And why wouldn’t they be? Statistics show that Americans are using their credit cards more than ever. In fact, last year Americans paid $50.6 billion in household bills, including cable TV, home and cell phone, insurance and rent just with Visa branded cards. This is a 27 percent jump from the prior year and more than double the volume in 2000.

You better believe Americans aren’t flying twice as much as they were in 2000.

Remarkably, nearly 60 percent of all credit card spending in the U.S. is related to some sort of co-branded relationship, and frequent flyer cards lead that group. That is big, big business, for all parties involved.

To further attract frequent flyers, the banks are pulling out all the stops. Over the past two years, you can bet money that almost every member who has signed up for an affinity credit card has been enticed by, and has received, a lucrative enrollment bonus. These bonuses typically range between 5,000 and 10,000 miles, with some reaching as high as 30,000 miles — all for just acquiring the credit card.

To put this in perspective, remember most elite-level programs for actual frequent flyers begin at 25,000 miles.

It is estimated that, even among the elite group of frequent flyers, greater than half earn more miles as a result of credit card spend than they do by flying. And these are the people who fly all the time. Among the infrequent flyer, more and more are signing up for the Capital One type “travel cards.”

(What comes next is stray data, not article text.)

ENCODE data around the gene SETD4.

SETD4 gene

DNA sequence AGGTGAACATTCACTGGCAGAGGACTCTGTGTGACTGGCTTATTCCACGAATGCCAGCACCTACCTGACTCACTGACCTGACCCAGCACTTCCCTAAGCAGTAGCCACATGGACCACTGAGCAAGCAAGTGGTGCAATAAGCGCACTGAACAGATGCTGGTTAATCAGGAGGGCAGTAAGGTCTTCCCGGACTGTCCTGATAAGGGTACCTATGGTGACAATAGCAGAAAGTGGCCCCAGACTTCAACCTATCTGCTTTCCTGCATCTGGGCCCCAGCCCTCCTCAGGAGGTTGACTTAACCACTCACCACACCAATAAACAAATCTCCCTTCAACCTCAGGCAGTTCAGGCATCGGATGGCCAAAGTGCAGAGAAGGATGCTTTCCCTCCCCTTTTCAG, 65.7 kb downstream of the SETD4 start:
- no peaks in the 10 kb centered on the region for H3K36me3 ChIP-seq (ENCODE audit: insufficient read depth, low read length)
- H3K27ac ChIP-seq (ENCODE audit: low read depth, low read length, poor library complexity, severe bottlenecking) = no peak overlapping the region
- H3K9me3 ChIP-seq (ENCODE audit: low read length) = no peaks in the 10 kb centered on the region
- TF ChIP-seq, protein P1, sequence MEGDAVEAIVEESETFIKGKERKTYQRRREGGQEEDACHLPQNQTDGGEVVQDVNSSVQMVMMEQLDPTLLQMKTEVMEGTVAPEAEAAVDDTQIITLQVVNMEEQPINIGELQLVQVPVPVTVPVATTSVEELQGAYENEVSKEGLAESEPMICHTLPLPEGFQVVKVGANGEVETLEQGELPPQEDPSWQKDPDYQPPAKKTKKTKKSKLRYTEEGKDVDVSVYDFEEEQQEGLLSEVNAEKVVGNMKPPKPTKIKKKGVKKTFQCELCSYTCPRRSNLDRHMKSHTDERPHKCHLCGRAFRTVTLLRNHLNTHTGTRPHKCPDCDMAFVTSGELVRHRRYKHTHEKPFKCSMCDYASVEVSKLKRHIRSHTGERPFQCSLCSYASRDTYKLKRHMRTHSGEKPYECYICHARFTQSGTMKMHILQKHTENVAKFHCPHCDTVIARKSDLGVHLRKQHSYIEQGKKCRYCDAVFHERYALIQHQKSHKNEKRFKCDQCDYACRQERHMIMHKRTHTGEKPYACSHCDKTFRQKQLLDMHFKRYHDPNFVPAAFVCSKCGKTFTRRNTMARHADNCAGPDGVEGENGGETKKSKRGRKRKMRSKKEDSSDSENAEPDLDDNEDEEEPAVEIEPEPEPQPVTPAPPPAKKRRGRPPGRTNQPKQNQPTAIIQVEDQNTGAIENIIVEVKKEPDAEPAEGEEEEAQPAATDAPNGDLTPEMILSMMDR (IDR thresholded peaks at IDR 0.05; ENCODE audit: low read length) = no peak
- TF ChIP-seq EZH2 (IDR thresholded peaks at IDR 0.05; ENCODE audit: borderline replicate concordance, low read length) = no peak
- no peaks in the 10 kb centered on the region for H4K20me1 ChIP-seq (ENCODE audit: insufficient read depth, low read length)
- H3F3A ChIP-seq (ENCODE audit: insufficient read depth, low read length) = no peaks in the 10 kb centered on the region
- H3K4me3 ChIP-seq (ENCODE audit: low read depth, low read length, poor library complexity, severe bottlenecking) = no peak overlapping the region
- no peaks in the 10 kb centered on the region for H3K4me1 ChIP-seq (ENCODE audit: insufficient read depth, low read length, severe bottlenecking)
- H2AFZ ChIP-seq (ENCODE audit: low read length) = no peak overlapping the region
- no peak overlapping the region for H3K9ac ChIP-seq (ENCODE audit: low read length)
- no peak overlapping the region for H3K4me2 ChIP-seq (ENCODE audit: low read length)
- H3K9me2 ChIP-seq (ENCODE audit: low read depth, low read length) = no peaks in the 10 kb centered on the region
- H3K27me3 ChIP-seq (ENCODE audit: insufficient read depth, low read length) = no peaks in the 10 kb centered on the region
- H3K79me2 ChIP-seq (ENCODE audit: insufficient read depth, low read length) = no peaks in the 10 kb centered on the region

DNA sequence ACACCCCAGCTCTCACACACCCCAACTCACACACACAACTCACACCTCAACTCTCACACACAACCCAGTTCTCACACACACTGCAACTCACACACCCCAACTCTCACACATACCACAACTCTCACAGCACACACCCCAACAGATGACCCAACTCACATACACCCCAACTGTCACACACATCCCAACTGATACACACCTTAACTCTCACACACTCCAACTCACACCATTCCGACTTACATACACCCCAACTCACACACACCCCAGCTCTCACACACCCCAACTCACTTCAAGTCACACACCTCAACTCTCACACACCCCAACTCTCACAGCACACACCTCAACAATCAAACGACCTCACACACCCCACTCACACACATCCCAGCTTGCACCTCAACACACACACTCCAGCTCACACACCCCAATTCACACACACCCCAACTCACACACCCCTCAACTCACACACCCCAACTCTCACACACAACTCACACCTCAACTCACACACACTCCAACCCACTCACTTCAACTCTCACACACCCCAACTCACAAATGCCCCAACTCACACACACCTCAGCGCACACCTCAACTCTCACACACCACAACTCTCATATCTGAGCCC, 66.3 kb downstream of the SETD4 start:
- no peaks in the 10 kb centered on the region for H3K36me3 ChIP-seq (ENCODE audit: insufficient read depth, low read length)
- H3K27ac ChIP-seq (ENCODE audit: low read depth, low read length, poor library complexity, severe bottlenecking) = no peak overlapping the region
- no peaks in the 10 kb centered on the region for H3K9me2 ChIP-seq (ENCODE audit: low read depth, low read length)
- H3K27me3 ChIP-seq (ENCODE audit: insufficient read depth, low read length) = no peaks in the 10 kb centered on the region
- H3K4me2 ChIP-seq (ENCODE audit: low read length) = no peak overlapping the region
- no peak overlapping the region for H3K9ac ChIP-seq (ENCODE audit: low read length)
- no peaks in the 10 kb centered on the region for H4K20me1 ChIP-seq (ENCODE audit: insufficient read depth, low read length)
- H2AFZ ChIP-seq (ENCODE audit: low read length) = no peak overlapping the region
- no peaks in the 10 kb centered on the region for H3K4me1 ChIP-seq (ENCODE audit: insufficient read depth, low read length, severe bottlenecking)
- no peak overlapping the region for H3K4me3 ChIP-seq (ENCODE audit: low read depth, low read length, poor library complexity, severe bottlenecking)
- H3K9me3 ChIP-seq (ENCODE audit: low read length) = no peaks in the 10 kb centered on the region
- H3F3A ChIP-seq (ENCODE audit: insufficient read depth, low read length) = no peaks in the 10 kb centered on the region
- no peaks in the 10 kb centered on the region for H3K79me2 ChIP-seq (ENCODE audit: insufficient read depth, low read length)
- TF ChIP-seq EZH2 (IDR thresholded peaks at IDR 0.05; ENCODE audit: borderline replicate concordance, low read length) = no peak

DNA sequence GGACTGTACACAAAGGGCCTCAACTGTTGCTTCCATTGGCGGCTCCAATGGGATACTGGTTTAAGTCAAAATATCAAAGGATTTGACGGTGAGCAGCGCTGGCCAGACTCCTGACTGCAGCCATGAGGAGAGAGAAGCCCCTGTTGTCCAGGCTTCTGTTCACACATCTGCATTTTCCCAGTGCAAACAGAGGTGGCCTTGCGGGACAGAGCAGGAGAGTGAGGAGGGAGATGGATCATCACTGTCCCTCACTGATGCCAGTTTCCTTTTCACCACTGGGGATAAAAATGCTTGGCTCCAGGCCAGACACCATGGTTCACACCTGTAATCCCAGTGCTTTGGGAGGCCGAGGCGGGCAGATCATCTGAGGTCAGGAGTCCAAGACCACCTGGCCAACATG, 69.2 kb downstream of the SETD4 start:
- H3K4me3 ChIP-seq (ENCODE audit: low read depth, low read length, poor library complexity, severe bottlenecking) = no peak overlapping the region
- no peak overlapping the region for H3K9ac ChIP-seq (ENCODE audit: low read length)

Only time will tell whether mileage earned through the use of credit/debit cards will remain the number one way to earn miles, but one thing is certain, this form of mileage accumulation is changing the industry in exciting and unexpected ways.

Diners Club and MasterCard Pursue Alliance
Recently, the loyalty industry witnessed the birth of a different type of alliance — a credit card alliance.

Diners Club and MasterCard announced they would join forces, allowing Diners Club cards issued in the United States and Canada to be reissued with the MasterCard brand in order to function as MasterCard cards. The proposed alliance would immediately and drastically enhance merchant acceptance for Diners Club cardholders.